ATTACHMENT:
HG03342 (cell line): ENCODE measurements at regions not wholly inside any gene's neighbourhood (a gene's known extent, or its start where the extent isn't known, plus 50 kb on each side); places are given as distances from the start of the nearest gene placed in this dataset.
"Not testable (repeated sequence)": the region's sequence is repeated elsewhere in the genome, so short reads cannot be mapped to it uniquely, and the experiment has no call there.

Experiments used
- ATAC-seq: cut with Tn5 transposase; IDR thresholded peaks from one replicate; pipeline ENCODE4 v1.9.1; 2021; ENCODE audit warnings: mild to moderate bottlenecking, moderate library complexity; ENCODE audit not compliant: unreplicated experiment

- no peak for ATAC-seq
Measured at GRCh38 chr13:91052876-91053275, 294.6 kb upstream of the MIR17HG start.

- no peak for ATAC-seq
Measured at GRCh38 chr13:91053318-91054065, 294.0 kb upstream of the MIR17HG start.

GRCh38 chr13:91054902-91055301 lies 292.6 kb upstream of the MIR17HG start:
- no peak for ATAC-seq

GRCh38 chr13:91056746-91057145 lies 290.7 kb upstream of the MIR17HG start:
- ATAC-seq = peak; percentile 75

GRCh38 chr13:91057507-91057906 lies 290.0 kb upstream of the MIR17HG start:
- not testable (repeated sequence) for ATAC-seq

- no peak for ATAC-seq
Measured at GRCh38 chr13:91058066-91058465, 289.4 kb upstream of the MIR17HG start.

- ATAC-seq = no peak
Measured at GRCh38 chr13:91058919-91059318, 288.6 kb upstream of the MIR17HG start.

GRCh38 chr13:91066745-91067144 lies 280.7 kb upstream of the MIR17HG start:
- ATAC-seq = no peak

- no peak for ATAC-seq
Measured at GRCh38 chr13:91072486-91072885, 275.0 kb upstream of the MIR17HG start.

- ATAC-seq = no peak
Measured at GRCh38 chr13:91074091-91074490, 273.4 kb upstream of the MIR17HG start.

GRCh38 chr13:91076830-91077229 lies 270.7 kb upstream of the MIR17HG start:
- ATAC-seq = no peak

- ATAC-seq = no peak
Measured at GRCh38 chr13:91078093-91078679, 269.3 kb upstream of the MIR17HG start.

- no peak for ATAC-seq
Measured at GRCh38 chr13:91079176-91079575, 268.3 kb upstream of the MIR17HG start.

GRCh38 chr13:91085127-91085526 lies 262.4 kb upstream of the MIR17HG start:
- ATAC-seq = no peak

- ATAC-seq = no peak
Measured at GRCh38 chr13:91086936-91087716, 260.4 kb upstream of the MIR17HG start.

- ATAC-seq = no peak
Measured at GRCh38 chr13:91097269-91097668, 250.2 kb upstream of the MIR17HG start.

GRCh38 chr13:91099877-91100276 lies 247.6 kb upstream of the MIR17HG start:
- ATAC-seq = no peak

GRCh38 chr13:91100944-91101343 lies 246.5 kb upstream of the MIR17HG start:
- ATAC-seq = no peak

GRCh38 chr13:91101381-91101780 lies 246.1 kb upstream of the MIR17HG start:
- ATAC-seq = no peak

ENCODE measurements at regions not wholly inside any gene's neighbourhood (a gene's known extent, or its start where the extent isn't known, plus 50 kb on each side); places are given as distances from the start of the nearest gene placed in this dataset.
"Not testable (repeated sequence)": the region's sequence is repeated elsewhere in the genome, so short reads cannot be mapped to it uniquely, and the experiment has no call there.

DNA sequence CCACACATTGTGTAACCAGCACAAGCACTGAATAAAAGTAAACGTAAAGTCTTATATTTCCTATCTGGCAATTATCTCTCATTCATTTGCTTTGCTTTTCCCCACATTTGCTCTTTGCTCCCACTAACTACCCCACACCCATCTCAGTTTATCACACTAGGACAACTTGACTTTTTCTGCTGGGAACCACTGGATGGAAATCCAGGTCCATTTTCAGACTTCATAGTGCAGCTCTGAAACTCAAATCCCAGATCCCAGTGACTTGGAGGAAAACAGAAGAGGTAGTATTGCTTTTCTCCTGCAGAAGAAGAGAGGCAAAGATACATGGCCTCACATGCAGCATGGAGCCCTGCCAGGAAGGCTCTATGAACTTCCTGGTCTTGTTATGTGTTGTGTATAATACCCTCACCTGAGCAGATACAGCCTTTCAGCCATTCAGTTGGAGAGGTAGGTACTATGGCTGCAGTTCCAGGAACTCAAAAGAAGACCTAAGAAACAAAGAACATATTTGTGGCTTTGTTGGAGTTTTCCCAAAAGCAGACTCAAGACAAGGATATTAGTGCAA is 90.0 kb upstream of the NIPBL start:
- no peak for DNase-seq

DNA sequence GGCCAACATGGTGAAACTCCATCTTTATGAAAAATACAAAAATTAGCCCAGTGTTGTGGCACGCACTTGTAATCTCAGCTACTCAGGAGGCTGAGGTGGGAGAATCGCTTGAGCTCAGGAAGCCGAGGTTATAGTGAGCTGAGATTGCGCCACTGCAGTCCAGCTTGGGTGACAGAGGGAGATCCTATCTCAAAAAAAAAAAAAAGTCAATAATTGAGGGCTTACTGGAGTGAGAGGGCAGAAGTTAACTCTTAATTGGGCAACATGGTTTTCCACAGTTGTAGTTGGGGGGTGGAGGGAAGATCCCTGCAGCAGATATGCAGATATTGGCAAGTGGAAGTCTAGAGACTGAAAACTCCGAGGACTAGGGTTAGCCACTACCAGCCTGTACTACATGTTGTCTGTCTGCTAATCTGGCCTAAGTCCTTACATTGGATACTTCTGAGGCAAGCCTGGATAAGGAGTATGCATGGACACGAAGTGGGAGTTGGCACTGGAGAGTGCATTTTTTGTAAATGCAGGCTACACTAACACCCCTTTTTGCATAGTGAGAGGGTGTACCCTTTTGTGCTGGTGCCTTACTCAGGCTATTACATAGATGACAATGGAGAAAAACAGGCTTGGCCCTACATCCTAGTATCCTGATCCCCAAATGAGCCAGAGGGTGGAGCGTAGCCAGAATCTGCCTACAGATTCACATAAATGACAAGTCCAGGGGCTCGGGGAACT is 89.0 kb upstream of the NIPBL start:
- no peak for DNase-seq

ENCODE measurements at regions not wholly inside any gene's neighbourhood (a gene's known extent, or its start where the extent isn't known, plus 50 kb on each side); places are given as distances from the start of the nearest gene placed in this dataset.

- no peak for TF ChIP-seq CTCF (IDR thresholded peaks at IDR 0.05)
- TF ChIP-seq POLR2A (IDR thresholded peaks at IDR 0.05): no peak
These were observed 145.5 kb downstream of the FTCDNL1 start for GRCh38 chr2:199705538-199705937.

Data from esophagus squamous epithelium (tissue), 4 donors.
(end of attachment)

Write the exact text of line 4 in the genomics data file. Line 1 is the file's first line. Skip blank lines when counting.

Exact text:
- ATAC-seq: cut with Tn5 transposase; IDR thresholded peaks from one replicate; pipeline ENCODE4 v1.9.1; 2021; ENCODE audit warnings: mild to moderate bottlenecking, moderate library complexity; ENCODE audit not compliant: unreplicated experiment